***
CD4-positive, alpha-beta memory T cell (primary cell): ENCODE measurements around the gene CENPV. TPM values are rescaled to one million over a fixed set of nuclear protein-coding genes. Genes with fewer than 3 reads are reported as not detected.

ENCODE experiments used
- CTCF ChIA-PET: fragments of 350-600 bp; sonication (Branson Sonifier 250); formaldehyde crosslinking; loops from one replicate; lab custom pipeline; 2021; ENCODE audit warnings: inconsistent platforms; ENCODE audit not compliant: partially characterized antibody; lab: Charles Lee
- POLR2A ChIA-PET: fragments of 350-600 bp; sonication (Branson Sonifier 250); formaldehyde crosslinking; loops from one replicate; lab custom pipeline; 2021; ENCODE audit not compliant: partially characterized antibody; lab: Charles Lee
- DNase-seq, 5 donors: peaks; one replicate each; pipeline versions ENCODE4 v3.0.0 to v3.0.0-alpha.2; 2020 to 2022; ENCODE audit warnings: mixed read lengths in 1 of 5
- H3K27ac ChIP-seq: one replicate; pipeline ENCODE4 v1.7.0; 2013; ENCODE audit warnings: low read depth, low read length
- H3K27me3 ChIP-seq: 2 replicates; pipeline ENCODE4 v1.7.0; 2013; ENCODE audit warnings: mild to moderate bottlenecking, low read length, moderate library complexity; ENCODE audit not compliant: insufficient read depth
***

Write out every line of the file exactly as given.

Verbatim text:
CD4-positive, alpha-beta memory T cell (primary cell): ENCODE measurements around the gene CENPV. TPM values are rescaled to one million over a fixed set of nuclear protein-coding genes. Genes with fewer than 3 reads are reported as not detected.

ENCODE experiments used
- CTCF ChIA-PET: fragments of 350-600 bp; sonication (Branson Sonifier 250); formaldehyde crosslinking; loops from one replicate; lab custom pipeline; 2021; ENCODE audit warnings: inconsistent platforms; ENCODE audit not compliant: partially characterized antibody; lab: Charles Lee
- POLR2A ChIA-PET: fragments of 350-600 bp; sonication (Branson Sonifier 250); formaldehyde crosslinking; loops from one replicate; lab custom pipeline; 2021; ENCODE audit not compliant: partially characterized antibody; lab: Charles Lee
- DNase-seq, 5 donors: peaks; one replicate each; pipeline versions ENCODE4 v3.0.0 to v3.0.0-alpha.2; 2020 to 2022; ENCODE audit warnings: mixed read lengths in 1 of 5
- H3K27ac ChIP-seq: one replicate; pipeline ENCODE4 v1.7.0; 2013; ENCODE audit warnings: low read depth, low read length
- H3K27me3 ChIP-seq: 2 replicates; pipeline ENCODE4 v1.7.0; 2013; ENCODE audit warnings: mild to moderate bottlenecking, low read length, moderate library complexity; ENCODE audit not compliant: insufficient read depth